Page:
It’s not often that a fighter has already walked the UFC entrance prior to their first bout, but that will be the case for Aiemann Zahabi, who will make his promotional debut against Reginaldo Vieira at UFC Fight Night Halifax this Sunday.
The brother of Montreal’s Tristar gym’s head trainer Firas Zahabi has cornered many UFC bouts and is familiar with how everything looks under the big lights.
“I’ve been making this walk for the last eight years, the first time that I cornered someone it was when the UFC went to Vancouver and I cornered David Loiseau (UFC 115 – June 12, 2010),” Zahabi told TSN.ca. “I’ve been cornering guys ever since and making that walk out so many times a year.”
This time, the undefeated fighter will be the one in the spotlight as he puts his 6-0 record on the line. Making the transition from trainer and corner man to UFC fighter is not an easy process, but it’s one that the youngest of the Zahabi brothers has been working towards meticulously.
“It’s something I’ve been wanting for years and I feel satisfied that my skills are being recognized at the world level, on the big stage. Looking forward to getting my first fight in there, getting my feet wet.”
“I decided to be a UFC fighter when I was 19; I was like ‘that’s it, that’s what I’m going to do.” I was starting to train pro fighters and I was really good in the gym I was holding my own and I started winning amateur fights and pro fighters in the UFC started asking me to coach them. As I got better, I decided to go pro and I just had to be patient and get the wins that I needed to get to the UFC.”
The training environment at Tristar Gym has been praised by many fighters and has even produced one of the greatest MMA fighters of all-time, someone that Zahabi considers himself fortunate to work with and learn from.
“It’s amazing, I’m super lucky to be with Tristar with a champion like Georges St-Pierre who really kept all of the guy’s egos in check,” said Zahabi. “Georges never had an ego, when he’s in the gym he’s willing to learn from anyone who had something good.”
Also key to the development of the 29-year-old has been his brother, who he credits for creating the environment that allows all of the fighters to thrive at Tristar as well as some old fashioned tough love.
“Firas does not give compliments easy, this guy is brutal,” said Zahabi. “He’s very stern to make sure we’re aiming for perfection and not getting a pat on the back just for doing good. He’s always pushing us to work harder, taking away bad habits, keep adding new tools and he’s always making sure that we don’t think we’re too good because we’re obviously not perfect yet, he makes sure we keep a level head.”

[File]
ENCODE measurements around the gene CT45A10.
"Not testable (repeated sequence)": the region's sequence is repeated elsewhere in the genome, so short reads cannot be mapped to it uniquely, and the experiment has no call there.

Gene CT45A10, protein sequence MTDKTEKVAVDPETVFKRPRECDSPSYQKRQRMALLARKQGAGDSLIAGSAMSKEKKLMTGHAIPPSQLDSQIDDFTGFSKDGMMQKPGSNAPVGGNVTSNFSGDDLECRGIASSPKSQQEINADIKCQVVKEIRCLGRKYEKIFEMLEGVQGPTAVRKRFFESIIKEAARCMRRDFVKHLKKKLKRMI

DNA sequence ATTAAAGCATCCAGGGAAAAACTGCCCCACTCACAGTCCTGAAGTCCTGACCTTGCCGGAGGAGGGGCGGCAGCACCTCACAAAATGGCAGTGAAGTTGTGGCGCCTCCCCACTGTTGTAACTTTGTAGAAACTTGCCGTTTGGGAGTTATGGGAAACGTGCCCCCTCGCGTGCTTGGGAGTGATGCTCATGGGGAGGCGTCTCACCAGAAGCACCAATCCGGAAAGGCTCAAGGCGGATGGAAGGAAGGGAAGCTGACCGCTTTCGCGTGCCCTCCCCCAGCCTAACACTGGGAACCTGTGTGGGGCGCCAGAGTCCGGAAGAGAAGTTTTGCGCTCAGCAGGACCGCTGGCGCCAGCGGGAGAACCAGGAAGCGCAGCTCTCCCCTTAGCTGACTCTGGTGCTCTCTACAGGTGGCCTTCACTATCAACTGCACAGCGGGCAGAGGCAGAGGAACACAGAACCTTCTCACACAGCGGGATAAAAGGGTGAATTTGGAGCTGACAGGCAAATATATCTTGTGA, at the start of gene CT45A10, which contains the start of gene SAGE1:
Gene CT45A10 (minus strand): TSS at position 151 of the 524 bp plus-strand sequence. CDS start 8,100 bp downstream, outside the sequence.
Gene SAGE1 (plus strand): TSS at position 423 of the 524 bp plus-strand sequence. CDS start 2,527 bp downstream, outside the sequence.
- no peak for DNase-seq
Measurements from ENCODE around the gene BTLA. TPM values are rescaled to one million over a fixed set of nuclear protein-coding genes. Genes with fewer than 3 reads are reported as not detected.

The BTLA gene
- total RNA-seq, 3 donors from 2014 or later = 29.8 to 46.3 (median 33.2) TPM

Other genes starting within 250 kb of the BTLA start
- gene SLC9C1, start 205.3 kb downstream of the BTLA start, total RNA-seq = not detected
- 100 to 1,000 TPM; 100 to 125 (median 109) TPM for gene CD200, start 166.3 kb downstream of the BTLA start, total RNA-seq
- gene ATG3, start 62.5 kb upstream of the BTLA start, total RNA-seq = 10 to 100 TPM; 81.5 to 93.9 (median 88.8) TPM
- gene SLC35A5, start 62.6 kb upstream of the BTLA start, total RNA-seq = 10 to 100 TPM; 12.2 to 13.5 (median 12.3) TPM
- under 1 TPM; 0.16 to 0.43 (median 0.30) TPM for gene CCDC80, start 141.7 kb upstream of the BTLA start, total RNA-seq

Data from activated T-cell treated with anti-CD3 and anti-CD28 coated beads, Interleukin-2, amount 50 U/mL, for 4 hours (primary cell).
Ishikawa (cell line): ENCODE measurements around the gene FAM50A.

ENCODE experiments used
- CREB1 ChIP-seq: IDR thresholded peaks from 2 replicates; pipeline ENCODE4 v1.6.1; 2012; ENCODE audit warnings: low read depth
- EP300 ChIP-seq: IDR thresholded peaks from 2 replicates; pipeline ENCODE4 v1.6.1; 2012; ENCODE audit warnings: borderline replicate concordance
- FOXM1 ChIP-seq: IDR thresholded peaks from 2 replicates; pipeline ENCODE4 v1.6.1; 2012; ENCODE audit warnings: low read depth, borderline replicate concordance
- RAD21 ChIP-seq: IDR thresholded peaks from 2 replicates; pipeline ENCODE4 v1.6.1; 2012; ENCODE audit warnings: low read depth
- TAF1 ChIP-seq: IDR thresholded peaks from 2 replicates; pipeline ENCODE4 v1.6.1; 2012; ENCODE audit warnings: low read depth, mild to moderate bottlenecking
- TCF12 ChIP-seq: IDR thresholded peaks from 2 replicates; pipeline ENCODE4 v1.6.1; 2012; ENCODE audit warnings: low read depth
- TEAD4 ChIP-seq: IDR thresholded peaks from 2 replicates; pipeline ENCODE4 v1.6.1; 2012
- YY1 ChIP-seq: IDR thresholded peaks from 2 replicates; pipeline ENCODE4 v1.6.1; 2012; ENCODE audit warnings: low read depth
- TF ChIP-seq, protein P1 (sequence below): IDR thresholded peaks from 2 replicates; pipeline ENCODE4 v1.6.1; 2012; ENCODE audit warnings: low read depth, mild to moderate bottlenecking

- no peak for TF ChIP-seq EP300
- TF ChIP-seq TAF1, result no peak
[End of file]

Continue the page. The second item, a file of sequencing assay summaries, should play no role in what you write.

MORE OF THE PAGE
Standing across from the 6-0 Canadian will be Vieira, a 14-4 fighter who is coming in off a loss to Marco Beltran last July and is 1-1 overall in the promotion. Zahabi has zeroed in on his opponents strengths and is ready to win the fight anywhere it goes.
“He looks like more of a wrestler, grappler, throw the overhand right and shoot into the legs, take people down and try to beat them on the ground,” said Zahabi. “I’m expecting him to try to do that to me as well because he’s done that in most of his fights, he may have tweaked a couple of things, maybe he’s worked on his boxing or added some kicks but I’m looking to pick him apart on the feet and out wrestle him.”
Winning is obviously the ultimate goal for Zahabi but he is aiming to finish the fight to make a statement in his UFC debut, he believes he will achieve that goal in the latter two rounds.
“I want to get the finish, I’m hoping to get the finish in the second or third round,” said Zahabi. “From what I’ve seen of his fights, he’s durable, he can take punches, he can wrestle for a while, he can bring a high pace and he’s gone the distance quite a few times so I’m looking to finish him and it will probably be in the second or third round.
The Laval native is also happy to make his debut in Halifax where he’ll be greeted by a friendly, partisan crowd.
“I wanted to fight in Canada for my first one in the UFC, it’s easier for my family and friends to fly out,” said Zahabi. “I’m a family guy and I’d like to have all my friends there because win or lose those are the guys that are going to be there in the end for me. If it was in Montreal it would have been even better because more people would have showed up.”